If you’re interested in installing hardwood floors in your home, two options you’ve likely come across have been oak flooring and maple flooring. Both are high-performing options that have slight differences when comparing durability, consistency, and aesthetics. Consider this your guide to oak hardwood floors vs. maple hardwood floors – let’s dive into the differences!
You want a flooring option that can withstand children, pets, and everyday life, and luckily, both oak and maple floors are durable choices for busy households. The Janka Hardness Test is used to score the strength of wood by running it through a variety of durability tests. Oak wood has a Janka score of 1290, while the Janka score of maple is 1450, meaning that according to this test, maple wood is harder. However, some believe that maple is more prone to warping and twisting than oak wood.
Keep in mind that while hardness can contribute to durability, installation and the conditions of your home will be the true factors in determining how durable your flooring will be. Because of this, don’t rule out either flooring option – it is still a very even playing field.
Maple wood is less porous than oak which makes it more difficult to dent or scratch the wood. However, for the same reason, maple wood is difficult to stain so almost all maple flooring is left in its natural, light hue. There are exceptions to this rule with new technology in factory staining, but make sure when you purchase your flooring you select a hue you will be happy with for years to come as it will be difficult to change.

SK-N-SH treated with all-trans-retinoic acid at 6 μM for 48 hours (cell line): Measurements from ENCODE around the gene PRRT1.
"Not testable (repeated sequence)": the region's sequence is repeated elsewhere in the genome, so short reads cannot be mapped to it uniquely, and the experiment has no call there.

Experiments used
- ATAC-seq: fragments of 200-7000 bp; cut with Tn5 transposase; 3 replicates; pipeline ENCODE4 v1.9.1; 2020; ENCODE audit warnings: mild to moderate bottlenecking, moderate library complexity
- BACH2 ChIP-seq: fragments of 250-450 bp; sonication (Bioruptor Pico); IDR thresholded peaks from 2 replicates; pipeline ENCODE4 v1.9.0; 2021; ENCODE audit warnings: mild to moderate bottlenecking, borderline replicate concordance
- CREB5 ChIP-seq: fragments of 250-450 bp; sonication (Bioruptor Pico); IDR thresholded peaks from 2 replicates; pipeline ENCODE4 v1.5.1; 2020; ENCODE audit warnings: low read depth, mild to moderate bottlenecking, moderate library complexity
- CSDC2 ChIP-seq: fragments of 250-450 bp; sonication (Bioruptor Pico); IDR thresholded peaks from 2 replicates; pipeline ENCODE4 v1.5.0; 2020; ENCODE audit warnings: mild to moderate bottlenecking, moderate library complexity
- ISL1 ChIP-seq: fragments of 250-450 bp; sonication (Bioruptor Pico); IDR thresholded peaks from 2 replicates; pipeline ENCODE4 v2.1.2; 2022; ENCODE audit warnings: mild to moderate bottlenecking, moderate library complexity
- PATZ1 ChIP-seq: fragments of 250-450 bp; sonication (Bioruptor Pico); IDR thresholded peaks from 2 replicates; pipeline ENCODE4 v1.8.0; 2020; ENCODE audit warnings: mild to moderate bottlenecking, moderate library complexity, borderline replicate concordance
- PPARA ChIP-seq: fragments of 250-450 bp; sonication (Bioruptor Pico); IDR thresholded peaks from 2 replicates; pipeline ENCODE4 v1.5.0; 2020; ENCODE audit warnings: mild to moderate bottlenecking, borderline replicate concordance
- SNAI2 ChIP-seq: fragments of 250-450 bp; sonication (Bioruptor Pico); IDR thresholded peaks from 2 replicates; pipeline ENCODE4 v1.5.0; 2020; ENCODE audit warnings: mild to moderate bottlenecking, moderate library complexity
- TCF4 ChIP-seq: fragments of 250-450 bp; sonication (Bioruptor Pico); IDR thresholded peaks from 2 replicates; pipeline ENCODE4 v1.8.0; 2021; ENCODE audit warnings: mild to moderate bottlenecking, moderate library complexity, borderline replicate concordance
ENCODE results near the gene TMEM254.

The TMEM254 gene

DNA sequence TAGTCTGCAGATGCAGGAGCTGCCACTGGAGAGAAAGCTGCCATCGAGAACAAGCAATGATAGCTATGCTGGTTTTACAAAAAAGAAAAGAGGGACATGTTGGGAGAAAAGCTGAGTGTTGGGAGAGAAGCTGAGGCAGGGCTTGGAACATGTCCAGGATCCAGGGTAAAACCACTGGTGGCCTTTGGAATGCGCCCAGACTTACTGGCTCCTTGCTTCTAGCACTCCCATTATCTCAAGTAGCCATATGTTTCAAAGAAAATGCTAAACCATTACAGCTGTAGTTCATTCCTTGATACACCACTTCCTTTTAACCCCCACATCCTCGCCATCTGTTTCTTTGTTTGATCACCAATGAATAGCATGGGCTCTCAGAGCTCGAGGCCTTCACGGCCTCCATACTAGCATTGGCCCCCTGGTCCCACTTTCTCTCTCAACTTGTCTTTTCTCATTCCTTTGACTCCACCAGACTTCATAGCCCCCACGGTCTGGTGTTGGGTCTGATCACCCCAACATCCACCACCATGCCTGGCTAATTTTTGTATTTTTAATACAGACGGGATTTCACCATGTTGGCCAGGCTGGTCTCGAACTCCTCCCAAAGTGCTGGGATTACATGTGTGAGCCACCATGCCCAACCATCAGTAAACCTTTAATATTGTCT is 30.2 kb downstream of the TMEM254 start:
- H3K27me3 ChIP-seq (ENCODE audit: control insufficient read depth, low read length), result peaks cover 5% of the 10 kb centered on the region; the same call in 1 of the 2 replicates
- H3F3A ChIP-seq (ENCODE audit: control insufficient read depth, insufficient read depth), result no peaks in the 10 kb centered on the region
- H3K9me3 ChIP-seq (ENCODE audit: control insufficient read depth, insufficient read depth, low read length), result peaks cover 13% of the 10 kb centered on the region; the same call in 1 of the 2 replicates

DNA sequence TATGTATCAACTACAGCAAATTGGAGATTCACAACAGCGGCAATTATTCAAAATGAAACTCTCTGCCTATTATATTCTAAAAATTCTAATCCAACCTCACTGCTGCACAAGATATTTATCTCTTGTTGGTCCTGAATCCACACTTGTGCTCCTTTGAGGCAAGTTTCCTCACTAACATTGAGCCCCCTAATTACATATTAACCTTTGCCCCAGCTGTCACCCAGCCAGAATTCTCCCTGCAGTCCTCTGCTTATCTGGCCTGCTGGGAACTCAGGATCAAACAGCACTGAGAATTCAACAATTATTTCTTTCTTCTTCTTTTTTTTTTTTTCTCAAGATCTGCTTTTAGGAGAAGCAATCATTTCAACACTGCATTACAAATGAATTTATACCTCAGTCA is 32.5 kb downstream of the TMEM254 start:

On another note, because maple wood is so consistent and smooth, scratches are more visible. While both types of wood are resistant to scratches, they can be more obvious on maple’s smooth surface than on oak or another more rustic wood option.
As we hinted at above, maple wood has a consistent appearance with subtle grain patterns and cohesive coloring. Its clean surface is perfect for modern homes – including mid-century modern and coastal designs. Maple floors also work well in large open rooms or spaces where you want neutral flooring to ensure your furniture or other treatments stand out.
On the otherhand, oak flooring works better in traditional homes or homes with dark or dramatic aesthetics. If you’re going for a modern look, oak floors may stand out from the rest of your design, however, for traditional homes, oak flooring reigns supreme. Additionally, oak flooring can be stained post-manufacturing, which allows you to fully-customize your flooring color.
Both flooring options are durable and resistant to damages, so the deciding factor in your oak flooring vs. maple flooring decision will be aesthetics. Determine if you prefer a modern and light look, or a rich and traditional look, and make your decision from there. No matter which flooring choice you determine is the best for your home, choose Millenium Hardwood Flooring for the largest wood flooring selection. Give us a call for a consultation today!